Commissioner of Income Tax-II, Kanpur v. M/s J.K.Synthetics Ltd. Kamla Tower
[Citation -2015-LL-1001-4]

Citation 2015-LL-1001-4
Appellant Name Commissioner of Income Tax-II, Kanpur
Respondent Name M/s J.K.Synthetics Ltd. Kamla Tower
Court HIGH COURT OF ALLAHABAD
Relevant Act Income-tax
Date of Order 01/10/2015
Assessment Year 1988-89
Judgment View Judgment
Keyword Tags depreciation after reevaluation of fixed assets • jurisdiction of ao • calculation of book profit
Bot Summary: The Assessing Officer found that as per Section 115J of the Act, net profit shown in the profit loss account was in accordance with the provisions of part II and III of Schedule VI to the Companies Act, 1956. The Department has proposed that a question of law arises for consideration, namely, that since the profit loss account was not prepared in accordance with the provisions of part II and III of Schedule-VI to the Companies Act, the Assessing Officer was justified in revising the net profit under Section 115J of the Act. The Supreme Court in Apollo Tyres considered the question as to whether the Assessing Officer while assessing a Company for income-tax under Section 115J of the Income Tax Act could question the correctness of the profit and loss account prepared by the assessee-company 4 and certified by the statutory auditors of the company as having been prepared in accordance with the requirements of Parts II and III of Schedule VI to the Companies Act. The Supreme Court held that the Assessing Officer was bound to rely upon the authentic statement of accounts of the company and had to accept the authenticity of the accounts with reference to the provisions of the Companies Act which obligates the company to maintain its account in a manner provided by the Companies Act. The Supreme Court held that the Assessing Officer while computing the income under Section 115J had only the power of examining whether the books of account were certified by the authorities under the Companies Act as having been properly maintained in accordance with the Companies Act. In the light of the aforesaid, we find from a 6 perusal of the assessment order that the net profit shown in the profit and loss account of the company was prepared in accordance with Parts II and III of Schedule VI to the Companies Act. In the instant case, as we have observed above, once net profit shown in the profit and loss account of the Company has been prepared in accordance with the provisions of part II and III of Schedule VI to the Companies Act, it was not open to the Assessing Officer to embark upon a fresh inquiry in regard to the entries made in the books of account of the company.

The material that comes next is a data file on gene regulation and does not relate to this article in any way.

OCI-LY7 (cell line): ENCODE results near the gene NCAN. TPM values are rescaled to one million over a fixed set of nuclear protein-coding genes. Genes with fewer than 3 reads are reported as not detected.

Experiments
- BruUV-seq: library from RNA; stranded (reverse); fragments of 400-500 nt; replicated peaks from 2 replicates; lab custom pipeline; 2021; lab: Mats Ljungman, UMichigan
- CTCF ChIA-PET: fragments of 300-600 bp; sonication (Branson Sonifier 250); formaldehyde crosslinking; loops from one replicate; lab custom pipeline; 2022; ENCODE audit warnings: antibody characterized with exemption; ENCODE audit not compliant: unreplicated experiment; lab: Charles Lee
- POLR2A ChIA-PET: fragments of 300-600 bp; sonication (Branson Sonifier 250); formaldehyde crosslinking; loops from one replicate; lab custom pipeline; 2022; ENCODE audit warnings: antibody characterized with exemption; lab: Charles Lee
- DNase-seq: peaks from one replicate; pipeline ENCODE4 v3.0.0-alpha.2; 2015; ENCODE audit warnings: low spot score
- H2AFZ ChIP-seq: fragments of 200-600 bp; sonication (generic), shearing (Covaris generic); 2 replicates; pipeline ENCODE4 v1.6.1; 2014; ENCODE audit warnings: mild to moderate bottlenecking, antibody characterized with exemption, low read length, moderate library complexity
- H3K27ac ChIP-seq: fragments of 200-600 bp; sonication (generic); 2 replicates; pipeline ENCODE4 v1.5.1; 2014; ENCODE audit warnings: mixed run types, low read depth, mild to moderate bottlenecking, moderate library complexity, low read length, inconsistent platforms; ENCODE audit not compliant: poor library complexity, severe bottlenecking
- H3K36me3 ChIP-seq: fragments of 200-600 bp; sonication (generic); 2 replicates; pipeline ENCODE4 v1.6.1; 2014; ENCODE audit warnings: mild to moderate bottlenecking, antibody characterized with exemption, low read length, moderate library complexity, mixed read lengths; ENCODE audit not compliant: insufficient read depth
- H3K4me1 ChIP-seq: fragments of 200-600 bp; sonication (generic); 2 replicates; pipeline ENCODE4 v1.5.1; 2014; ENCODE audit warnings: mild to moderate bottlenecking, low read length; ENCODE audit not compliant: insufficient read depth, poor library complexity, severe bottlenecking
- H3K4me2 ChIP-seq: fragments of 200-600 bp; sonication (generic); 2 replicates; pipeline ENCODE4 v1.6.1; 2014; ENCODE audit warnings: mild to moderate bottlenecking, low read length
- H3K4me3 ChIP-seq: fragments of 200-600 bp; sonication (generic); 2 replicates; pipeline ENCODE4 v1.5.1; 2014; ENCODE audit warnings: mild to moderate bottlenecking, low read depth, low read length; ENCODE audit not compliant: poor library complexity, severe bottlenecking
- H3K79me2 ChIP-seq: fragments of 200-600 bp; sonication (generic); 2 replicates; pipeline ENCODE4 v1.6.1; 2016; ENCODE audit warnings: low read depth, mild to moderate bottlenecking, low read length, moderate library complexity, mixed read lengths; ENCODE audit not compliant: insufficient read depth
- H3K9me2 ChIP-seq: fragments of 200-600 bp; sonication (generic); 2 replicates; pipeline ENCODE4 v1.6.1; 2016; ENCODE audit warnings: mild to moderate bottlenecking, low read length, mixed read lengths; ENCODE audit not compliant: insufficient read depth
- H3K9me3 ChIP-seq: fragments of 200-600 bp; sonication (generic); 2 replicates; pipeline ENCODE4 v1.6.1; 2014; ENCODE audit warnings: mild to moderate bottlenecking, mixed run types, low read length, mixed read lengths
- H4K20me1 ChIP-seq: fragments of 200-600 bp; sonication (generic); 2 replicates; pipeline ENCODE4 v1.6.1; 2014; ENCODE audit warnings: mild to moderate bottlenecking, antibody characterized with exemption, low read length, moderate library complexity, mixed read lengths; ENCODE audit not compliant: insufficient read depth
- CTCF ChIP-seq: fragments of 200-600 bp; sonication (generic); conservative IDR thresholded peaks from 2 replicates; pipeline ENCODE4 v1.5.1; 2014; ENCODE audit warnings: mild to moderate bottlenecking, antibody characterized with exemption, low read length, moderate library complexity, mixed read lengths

AFR Court No.37 Income Tax Appeal No. 451 of 2009 Commissioner of Income Tax-II, Kanpur..........Appellant Vs. M/s J.K.Synthetics Ltd. Kamla Tower ...... Respondent Kanpur Hon'ble Tarun Agarwala, J. Hon'ble Surya Prakash Keserwani, J. (Per: Tarun Agarwala, J.) We have heard Sri Shubham Agrawal, learned counsel for appellant and Sri Rupesh Jain along with Sri R.S. Agrawal for assessee. assessee is public limited company engaged in manufacture of synthetic yarn and cement. For assessment year 1988-89, assessee filed return declaring loss. return was not accepted and Assessing Officer passed assessment order under 2 Section 143(3) of Income Tax Act,1961 (hereinafter referred to as Act) after making certain additions and disallowances under various heads. Being aggrieved, assessee filed appeal, which was partly allowed. matter was taken to Tribunal. Tribunal allowed appeal against which Department has filed present appeal. assessee claimed depreciation after reevaluating its fixed assets. Assessing Officer found that as per Section 115J of Act, net profit shown in profit & loss account was in accordance with provisions of part II and III of Schedule VI to Companies Act, 1956. Assessing Officer however, was of opinioin that method of computation of profit & loss was not in consonence with provisions of Section 350 of Companies Act, and, consequently, disallowed excess depreciation and added that amount in profit & loss account. assessee's appeal against this part was rejected by appellate authority but was accepted by first Tribunal relying upon decision of Supreme Court in case of Apollo Tyres Ltd. Vs. Commissioner of 3 Income-Tax, (2002) 255 ITR 273 (SC). Tribunal held as under: We have considered rival submissioin and decisions relied upon by ld. A.R. Since Revenue has not brought to our notice any other decision contrary to decisions relied upon by led. Counsel, we decide this issue in assessee's favour as covered by decisioin of Hon'ble Supreme Court in case of Apollo Tyres Ltd. (supra). This ground of assessee is allowed. Before this Court, Department has proposed that question of law arises for consideration, namely, that since profit & loss account was not prepared in accordance with provisions of part II and III of Schedule-VI to Companies Act, Assessing Officer was justified in revising net profit under Section 115J of Act. Supreme Court in Apollo Tyres (Supra) considered question as to whether Assessing Officer while assessing Company for income-tax under Section 115J of Income Tax Act could question correctness of profit and loss account prepared by assessee-company 4 and certified by statutory auditors of company as having been prepared in accordance with requirements of Parts II and III of Schedule VI to Companies Act. Supreme Court held that Assessing Officer was bound to rely upon authentic statement of accounts of company and had to accept authenticity of accounts with reference to provisions of Companies Act which obligates company to maintain its account in manner provided by Companies Act. Supreme Court held that Assessing Officer while computing income under Section 115J had only power of examining whether books of account were certified by authorities under Companies Act as having been properly maintained in accordance with Companies Act. Assessing Officer thereafter had limited power of making increases or reductions as provided for in Explanation to said Section. Supreme Court, consequently, held that Assessing officer did not have jurisdiction to go behind net profit shown in profit and loss account except to extent provided in Explanation to Section 115J. 5 said decision was reiterated by Supreme Court in Malayala Manorama Co. Ltd. Vs. Commissioner of Income-tax, (2008) 300 ITR 251 (SC) and again by Division Bench of this Court in Commissiioner of Income-Tax Vs. Amrit Banaspati Co.Ltd., (2010) 320 ITR 399 (All), wherein Court held: Tribunal while deciding issue has given convincing, cogent and satisfactory reasons upon appreciation of evidence and material available in record. We cannot substitute our opinion for that of Tribunal unless it is found that conclusion drawn by Tribunal is based on incorrect facts or irrelevant or impermissible by law. It is not disputed that books of account are duly certified by authorities under Companies Act and profit and loss account has been properly maintained in accordance with Parts II and III of Schedule VI to Companies Act, 1956. Depreciation was claimed on revaluation amount and such depreciation in opinion of directors was not excessive or unreasonable. We do not find any illegality or infirmity in order of Tribunal. In light of aforesaid, we find from 6 perusal of assessment order that net profit shown in profit and loss account of company was prepared in accordance with Parts II and III of Schedule VI to Companies Act. Once this finding has been given, Assessing Officer could not go behind net profit shown in profit and loss account except to extent provided in Explanation to Section 115J of Act. We are of opinion that provision of Section 115J does not empower Assessing Officer to embark upon fresh inquiry in regard to entries made in books of account of company. Supreme Court has categorically held in Apollo Tyres (Supra) that there cannot be two incomes, one for purpose of Companies Act and another for purpose of income-tax. Learned counsel for appellant contended that Tribuhal had allowed appeal of appellant merely by referring to decision of Supreme Court in case of Apollo Tyres (Supra) and such disposal of appeal was not proper way to deal with appeal. learned counsel submitted that Tribunal, being last fact finding authority, should have 7 examined matter and should have passed reasoned and speaking order. It was submitted that since Tribunal did not do so, order of Tribunal should be set aside and matter should be remitted again to Tribunal for fresh decision. In support of his submission learned counsel has placed reliance upon decision of Supreme Court in Commissioner of Central Excise, Bangalore Vs. Srikumar Agencies, 2008(232) E.L.T. 577 (S.C.). There is no quarrel with aforesaid proposition, namely, Tribunal should not place reliance on decisions without discussing as to how factual situation fits in with fact situation of decision on which reference is placed. However, in instant case, as we have observed above, once net profit shown in profit and loss account of Company has been prepared in accordance with provisions of part II and III of Schedule VI to Companies Act, it was not open to Assessing Officer to embark upon fresh inquiry in regard to entries made in books of account of company. Therefore, question of remitting matter to Tribunal does not arise. 8 In our view controversy involved in present appeal is squarely covered by decision of Supreme Court in case of Apollo Tyres (Supra). No substantial question of law arises for consideration. appeal is dismissed. Dt. 01.10.2015 MAA/- (Surya Prakash Kesarwani,J.) (Tarun Agarwala,J.) Commissioner of Income Tax-II, Kanpur v. M/s J.K.Synthetics Ltd. Kamla Tower